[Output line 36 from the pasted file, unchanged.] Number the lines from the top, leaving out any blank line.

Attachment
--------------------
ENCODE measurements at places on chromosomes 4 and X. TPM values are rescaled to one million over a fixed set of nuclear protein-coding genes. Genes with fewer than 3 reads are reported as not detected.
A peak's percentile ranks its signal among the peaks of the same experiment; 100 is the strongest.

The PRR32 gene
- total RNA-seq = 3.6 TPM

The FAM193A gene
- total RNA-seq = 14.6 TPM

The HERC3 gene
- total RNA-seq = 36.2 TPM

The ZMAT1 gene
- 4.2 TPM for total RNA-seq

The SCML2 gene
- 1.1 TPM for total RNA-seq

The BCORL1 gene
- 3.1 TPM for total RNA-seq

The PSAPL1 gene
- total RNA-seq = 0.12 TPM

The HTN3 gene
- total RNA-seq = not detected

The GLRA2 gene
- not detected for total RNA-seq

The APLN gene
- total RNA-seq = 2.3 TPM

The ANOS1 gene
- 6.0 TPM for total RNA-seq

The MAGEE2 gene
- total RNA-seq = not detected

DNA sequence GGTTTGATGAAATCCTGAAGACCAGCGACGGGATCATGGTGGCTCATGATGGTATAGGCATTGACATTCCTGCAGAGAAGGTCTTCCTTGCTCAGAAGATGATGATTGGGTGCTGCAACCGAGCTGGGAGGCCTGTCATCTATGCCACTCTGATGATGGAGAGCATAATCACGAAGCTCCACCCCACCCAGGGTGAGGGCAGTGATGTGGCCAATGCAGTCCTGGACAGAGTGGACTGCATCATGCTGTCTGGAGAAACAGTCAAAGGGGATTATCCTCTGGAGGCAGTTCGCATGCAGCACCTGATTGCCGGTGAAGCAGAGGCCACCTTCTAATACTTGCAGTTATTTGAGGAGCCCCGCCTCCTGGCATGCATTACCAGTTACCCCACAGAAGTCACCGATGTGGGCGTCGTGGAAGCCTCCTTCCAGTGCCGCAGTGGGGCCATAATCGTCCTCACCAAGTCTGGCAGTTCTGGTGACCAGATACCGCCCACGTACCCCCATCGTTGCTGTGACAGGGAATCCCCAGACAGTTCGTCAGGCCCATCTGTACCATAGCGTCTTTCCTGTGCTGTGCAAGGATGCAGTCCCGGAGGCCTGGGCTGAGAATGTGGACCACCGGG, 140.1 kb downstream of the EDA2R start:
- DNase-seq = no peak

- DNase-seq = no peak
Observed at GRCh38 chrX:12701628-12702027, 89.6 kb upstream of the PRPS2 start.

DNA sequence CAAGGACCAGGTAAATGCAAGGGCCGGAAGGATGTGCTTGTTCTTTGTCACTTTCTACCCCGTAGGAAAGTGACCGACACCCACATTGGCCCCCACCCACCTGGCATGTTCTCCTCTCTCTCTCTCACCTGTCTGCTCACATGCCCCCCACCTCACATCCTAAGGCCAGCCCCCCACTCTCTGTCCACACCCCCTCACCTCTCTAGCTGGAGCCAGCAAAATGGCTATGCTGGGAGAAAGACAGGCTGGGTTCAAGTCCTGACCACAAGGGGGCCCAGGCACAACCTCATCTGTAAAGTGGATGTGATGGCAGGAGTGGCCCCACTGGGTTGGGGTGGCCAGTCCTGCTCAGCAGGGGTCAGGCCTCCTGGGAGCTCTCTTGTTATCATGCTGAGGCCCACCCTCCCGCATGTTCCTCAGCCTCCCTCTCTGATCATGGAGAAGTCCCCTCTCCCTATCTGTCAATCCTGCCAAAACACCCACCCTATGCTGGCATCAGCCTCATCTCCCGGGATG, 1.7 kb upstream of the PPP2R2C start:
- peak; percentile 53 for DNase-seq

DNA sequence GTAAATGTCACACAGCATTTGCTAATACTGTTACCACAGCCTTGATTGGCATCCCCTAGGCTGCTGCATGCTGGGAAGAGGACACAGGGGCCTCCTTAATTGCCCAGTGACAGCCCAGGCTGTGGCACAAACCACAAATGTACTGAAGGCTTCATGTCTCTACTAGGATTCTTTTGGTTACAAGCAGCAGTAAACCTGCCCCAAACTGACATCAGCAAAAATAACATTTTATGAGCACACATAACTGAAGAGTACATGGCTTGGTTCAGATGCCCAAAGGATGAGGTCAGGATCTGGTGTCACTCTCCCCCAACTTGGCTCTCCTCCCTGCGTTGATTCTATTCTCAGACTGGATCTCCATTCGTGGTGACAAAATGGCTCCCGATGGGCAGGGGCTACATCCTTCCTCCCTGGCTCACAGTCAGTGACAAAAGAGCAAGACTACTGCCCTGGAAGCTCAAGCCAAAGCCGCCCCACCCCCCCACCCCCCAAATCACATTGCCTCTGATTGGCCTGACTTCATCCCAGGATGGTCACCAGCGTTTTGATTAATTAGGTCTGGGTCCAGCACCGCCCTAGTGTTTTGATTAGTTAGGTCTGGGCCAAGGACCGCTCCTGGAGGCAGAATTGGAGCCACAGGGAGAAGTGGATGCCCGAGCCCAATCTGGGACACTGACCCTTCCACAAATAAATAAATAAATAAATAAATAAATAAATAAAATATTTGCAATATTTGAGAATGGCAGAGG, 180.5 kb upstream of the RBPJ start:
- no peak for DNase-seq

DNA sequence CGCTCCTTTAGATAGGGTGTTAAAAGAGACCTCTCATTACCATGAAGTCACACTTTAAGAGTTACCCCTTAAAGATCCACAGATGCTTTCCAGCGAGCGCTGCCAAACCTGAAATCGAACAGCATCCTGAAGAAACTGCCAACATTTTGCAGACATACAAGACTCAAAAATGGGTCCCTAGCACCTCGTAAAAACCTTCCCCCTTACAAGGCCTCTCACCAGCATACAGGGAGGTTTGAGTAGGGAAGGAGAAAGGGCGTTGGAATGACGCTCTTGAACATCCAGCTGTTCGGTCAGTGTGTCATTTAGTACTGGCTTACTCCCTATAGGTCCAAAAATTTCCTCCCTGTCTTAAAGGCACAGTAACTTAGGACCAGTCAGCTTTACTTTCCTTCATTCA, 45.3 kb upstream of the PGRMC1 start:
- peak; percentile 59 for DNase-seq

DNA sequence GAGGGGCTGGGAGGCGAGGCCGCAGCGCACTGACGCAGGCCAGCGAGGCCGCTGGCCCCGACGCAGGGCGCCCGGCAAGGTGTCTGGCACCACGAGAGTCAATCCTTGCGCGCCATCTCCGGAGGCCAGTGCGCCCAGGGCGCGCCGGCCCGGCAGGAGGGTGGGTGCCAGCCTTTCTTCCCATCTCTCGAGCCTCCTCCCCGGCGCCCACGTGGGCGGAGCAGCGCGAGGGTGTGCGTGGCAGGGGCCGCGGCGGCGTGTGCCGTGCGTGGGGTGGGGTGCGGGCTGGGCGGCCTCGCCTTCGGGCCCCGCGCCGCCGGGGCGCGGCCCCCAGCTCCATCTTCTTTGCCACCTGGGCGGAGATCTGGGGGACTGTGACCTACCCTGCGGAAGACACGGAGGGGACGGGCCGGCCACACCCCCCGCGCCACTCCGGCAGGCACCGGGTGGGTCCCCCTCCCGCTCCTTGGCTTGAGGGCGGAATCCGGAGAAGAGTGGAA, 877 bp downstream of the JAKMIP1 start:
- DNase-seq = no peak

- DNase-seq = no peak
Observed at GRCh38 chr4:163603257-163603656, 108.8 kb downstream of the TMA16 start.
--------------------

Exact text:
- peak; percentile 59 for DNase-seq